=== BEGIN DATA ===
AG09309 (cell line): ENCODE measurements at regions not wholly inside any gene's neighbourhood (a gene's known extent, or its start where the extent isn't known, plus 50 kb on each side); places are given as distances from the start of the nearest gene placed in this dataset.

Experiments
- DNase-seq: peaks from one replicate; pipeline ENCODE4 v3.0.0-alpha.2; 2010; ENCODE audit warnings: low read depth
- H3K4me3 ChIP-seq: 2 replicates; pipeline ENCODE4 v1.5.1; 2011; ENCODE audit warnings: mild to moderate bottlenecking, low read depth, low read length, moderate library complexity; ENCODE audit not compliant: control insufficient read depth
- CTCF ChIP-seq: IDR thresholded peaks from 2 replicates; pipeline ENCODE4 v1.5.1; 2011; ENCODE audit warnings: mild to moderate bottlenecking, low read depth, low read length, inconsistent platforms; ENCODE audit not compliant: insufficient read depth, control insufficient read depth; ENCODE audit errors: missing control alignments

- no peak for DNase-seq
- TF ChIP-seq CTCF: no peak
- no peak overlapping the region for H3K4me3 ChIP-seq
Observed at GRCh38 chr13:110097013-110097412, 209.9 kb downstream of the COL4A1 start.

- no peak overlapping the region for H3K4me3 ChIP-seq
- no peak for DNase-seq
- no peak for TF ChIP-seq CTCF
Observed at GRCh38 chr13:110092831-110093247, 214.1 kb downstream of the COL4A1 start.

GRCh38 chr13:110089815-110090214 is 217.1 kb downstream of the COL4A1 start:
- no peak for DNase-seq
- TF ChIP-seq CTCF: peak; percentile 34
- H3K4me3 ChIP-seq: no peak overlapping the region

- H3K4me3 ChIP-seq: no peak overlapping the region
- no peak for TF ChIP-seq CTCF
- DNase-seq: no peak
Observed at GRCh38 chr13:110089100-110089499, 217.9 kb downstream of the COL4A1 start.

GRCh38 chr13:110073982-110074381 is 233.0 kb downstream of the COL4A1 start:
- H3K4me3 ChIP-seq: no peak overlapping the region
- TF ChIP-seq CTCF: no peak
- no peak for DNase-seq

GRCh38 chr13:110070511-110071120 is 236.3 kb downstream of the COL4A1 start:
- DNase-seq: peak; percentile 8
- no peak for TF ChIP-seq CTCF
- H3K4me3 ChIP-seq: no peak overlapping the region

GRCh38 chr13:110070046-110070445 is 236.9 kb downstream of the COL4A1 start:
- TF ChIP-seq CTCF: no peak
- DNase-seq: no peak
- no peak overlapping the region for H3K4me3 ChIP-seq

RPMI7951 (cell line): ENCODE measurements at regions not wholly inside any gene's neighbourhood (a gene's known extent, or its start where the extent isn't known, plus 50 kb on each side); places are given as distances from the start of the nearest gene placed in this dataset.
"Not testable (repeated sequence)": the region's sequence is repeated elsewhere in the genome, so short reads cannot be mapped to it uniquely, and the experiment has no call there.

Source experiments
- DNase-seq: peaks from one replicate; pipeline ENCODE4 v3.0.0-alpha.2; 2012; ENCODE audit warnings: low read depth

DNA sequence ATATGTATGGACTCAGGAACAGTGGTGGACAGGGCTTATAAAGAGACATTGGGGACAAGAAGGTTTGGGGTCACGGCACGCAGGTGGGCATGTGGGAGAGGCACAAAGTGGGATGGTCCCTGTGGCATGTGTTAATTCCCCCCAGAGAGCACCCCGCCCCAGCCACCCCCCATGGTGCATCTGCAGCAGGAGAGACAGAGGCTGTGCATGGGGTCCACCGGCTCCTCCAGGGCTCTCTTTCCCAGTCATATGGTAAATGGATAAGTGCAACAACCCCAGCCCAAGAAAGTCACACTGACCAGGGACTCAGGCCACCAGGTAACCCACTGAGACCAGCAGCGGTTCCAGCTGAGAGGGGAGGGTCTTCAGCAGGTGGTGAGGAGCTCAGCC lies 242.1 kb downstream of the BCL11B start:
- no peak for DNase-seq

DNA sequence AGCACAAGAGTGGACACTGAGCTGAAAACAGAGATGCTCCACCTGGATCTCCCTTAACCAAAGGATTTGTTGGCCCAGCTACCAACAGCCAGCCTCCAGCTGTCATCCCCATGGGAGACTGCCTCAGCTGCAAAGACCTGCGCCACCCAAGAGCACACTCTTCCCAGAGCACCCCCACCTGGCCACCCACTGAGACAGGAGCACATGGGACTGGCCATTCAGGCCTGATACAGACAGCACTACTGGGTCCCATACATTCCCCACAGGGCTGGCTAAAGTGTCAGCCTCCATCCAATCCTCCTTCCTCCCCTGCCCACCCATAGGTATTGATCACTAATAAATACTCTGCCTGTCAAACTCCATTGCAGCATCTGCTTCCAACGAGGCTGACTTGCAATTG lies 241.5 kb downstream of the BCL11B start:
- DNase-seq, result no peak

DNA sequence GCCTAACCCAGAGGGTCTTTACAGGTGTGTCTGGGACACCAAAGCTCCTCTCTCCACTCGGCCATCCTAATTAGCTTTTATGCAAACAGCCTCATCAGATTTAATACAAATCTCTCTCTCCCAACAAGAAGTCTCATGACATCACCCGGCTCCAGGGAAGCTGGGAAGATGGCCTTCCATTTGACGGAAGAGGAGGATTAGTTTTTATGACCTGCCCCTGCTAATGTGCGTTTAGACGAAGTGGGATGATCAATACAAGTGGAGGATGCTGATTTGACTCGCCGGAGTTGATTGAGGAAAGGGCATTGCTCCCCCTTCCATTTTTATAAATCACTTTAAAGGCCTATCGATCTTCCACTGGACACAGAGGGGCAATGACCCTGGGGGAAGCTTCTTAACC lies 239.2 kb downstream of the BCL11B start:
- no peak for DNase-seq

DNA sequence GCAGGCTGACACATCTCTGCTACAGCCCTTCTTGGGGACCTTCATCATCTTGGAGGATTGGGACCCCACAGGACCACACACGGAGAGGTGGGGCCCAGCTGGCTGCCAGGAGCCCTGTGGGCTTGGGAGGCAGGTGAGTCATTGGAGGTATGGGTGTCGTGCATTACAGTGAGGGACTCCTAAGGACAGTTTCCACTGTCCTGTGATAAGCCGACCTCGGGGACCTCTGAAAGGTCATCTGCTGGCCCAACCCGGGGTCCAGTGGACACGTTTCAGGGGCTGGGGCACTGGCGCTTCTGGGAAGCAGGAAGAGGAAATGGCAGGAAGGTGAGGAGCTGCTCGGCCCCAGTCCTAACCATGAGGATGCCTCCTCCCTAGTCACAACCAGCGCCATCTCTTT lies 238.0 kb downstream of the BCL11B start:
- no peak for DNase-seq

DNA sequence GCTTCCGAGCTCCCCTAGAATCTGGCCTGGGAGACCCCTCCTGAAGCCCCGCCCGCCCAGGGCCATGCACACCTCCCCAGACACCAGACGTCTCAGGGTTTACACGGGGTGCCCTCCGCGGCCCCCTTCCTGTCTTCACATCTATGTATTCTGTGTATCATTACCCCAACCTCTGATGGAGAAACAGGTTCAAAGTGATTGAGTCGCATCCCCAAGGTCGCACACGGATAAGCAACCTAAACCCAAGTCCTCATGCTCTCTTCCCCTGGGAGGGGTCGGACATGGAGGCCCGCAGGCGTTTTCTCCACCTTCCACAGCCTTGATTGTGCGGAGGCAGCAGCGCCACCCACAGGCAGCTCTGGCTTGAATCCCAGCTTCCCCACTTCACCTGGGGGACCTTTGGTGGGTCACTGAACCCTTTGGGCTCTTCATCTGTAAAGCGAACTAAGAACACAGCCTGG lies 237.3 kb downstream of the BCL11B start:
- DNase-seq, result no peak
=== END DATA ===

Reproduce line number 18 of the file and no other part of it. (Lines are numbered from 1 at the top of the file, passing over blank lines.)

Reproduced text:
- H3K4me3 ChIP-seq: no peak overlapping the region